Still, Stuyvesant is a hard place for a “B” student. Most elective and AP courses require a minimum GPA to qualify, though each student has an opportunity to take at least one AP in his or her best subject. Students who fall behind on the three to five hours of homework each night admit that “it’s hard to catch up,” especially when juggling the typically heavy load of extracurriculars. There are tutoring opportunities available and teachers who are generous with their time outside of class, but it can be hard for struggling students to get the attention they need. The school works best for kids who are self-starters, self-confident and not afraid to seek out help from adults and other students.

Some classes are taught as seminars, with desks arranged in a circle and plenty of class discussion. But most are traditional, with desks in rows and the teacher at the front doing most of the talking. Science labs are shared by multiple teachers of the same subject, so teachers have no flexibility to divert from the scripted lab notebooks that students fill out like worksheets. This allows for little scientific inquiry by the students, except the 50 or so who qualify to conduct new research with professionals or college faculty as part of the Intel competition each year. English and social studies offer much greater flexibility for teachers and students to pursue their own interests while still covering core themes and skills.

There are five bands, a jazz combo, a symphony orchestra, many theatrical productions and a strong debate team. There are dozens of sports offered, including rollerblading, cricket, coed wrestling and kickboxing. After-school clubs serve students’ interests ranging from Chinese chess to film appreciation.

SPECIAL EDUCATION: In recent years, the school has become more sensitive to students with special needs. At the time of our visit, there was one student who was visually impaired and a number with ADHD. “Now we realize that kids who are very, very strong academically may have learning differences and it is our job to support them,” said longtime parent coordinator and now guidance counselor Harvey Blumm. The administration has assigned a guidance counselor to focus on special education, and a psychologist and a social worker are available for counseling.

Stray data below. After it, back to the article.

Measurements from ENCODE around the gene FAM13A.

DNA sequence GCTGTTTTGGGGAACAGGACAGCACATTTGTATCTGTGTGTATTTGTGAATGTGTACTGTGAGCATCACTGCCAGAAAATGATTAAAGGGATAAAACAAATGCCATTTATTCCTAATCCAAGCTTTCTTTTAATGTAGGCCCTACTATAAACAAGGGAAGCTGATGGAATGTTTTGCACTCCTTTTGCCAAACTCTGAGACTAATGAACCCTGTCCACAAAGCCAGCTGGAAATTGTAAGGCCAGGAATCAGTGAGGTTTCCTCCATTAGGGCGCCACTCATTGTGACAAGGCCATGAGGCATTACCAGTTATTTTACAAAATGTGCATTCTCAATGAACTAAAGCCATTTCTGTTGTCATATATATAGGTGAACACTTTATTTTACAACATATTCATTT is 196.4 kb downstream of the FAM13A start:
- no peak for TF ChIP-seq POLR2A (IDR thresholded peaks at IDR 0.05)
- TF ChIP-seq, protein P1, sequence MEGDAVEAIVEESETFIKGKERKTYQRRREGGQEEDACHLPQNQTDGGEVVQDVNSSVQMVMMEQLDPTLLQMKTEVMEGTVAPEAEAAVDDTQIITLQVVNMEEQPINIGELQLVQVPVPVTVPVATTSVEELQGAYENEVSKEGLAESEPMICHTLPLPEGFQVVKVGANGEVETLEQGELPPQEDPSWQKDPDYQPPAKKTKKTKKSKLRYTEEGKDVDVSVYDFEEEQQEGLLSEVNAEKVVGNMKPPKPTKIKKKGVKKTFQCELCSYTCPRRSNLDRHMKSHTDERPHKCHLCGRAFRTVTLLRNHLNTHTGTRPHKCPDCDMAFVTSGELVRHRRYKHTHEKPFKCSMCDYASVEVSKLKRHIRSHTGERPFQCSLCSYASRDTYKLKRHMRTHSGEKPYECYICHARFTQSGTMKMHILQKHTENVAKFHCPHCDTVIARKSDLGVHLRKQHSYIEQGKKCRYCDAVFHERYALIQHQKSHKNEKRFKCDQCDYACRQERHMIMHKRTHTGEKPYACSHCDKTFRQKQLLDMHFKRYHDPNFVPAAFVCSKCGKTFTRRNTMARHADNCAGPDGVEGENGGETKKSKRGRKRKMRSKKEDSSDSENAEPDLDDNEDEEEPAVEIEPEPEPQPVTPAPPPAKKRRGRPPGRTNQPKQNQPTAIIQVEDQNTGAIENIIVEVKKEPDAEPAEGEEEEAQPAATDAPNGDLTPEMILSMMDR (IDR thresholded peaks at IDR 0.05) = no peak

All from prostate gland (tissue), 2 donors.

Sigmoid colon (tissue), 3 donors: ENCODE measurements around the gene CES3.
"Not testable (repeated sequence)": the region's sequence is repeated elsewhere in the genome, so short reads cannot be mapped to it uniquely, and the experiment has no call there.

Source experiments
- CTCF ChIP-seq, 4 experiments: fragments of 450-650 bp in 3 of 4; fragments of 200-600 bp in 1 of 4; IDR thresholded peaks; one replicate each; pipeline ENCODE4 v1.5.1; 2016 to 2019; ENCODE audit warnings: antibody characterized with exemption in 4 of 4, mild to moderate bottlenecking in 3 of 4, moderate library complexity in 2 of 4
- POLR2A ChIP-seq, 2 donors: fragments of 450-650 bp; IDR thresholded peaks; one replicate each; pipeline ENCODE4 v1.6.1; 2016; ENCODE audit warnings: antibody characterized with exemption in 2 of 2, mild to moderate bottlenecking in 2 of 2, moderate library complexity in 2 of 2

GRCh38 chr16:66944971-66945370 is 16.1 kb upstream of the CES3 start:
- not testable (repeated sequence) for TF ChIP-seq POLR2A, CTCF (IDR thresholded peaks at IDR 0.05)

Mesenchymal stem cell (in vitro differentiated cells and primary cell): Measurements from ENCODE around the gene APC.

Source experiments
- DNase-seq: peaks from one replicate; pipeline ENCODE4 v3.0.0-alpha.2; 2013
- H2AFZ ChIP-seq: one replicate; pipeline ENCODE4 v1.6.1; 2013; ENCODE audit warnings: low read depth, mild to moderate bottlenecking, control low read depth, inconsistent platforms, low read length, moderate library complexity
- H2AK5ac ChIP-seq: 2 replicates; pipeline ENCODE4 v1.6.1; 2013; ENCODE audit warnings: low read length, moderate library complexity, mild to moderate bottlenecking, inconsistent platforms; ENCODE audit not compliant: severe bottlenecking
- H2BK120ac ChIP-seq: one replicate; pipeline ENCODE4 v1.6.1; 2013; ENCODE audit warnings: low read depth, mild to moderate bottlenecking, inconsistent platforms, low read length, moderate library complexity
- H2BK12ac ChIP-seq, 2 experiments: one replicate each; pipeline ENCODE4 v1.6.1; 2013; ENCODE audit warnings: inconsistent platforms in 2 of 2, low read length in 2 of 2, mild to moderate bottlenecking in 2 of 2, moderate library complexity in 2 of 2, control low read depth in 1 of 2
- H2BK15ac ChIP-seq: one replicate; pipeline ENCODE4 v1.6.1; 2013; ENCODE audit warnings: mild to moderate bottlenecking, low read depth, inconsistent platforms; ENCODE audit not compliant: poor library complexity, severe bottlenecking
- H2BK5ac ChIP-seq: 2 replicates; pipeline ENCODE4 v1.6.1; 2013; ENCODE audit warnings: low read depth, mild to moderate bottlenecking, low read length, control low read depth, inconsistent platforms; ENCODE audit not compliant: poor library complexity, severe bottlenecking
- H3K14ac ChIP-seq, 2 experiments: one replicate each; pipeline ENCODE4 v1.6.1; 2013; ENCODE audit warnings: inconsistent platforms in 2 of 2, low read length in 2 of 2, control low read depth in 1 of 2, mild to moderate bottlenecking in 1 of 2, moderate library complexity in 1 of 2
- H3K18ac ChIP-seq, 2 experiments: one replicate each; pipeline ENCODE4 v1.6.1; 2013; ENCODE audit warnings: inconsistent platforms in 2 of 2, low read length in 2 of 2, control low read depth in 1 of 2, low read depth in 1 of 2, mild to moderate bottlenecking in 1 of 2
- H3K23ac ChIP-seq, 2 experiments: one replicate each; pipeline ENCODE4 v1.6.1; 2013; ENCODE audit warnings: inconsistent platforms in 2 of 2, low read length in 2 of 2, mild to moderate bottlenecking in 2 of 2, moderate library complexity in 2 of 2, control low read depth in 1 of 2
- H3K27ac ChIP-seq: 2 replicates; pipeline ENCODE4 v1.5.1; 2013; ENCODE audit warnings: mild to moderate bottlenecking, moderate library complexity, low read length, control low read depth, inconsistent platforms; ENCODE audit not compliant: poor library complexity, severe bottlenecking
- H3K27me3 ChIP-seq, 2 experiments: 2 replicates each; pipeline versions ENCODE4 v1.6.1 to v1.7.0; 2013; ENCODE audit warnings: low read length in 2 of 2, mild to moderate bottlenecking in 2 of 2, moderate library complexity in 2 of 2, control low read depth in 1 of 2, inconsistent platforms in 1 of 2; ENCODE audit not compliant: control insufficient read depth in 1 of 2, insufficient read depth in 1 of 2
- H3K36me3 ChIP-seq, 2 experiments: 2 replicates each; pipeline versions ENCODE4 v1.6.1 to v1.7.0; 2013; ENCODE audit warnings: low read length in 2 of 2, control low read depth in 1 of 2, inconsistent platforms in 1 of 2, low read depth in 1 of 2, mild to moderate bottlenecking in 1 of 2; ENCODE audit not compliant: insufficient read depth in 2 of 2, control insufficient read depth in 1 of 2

COLLEGE ADMISSIONS: The school has 12 full-time guidance counselors and three full-time college counselors. Top students are accepted by the Ivy League as well as by highly competitive universities such as the University of Chicago and small liberal arts colleges such as Swarthmore, Haverford, Kenyon and Macalester.  

ADMISSIONS: Students are selected according to their score on the SHSAT (specialized high school admissions test). The school offers open houses for prospective students and their parents in the fall. Check the Stuyvesant website for the dates or for a virtual tour. (Nicole Mader, December 2014)

InsideStats

Click tabs above to see school stats

At a glance

Shared campus? No

This school is in its own building.

Number of Students 3327

Average Daily Attendance 96%

Uniforms? No

Metal detectors? No

Students at this school

Asian

  
73%

Black

  
1%

Hispanic

  
3%

White

  
19%

Free Lunch

  
43%

Special ed

  
1%

English Language Learners

  
0%

INCOMING STUDENTS' PROFICIENCY: 4.09 2.38 CITYWIDE AVERAGE


1 = Far below grade level 2 = Below grade level 3 = At grade level 4 = Above grade level

Safety & vibe

ARE CLASSES BIG?

Number of students in an average english class

26 25 CITYWIDE AVERAGE

DO STUDENTS LIKE THE TEACHERS?

How many students say their teachers inspire them to learn?

66% 63% CITYWIDE AVERAGE

DO TEACHERS LIKE THE PRINCIPAL?

How many teachers say the principal is an effective manager?

72% 82% CITYWIDE AVERAGE

IS THIS SCHOOL SAFE?

How many students say they feel safe in hallways, bathrooms and locker rooms?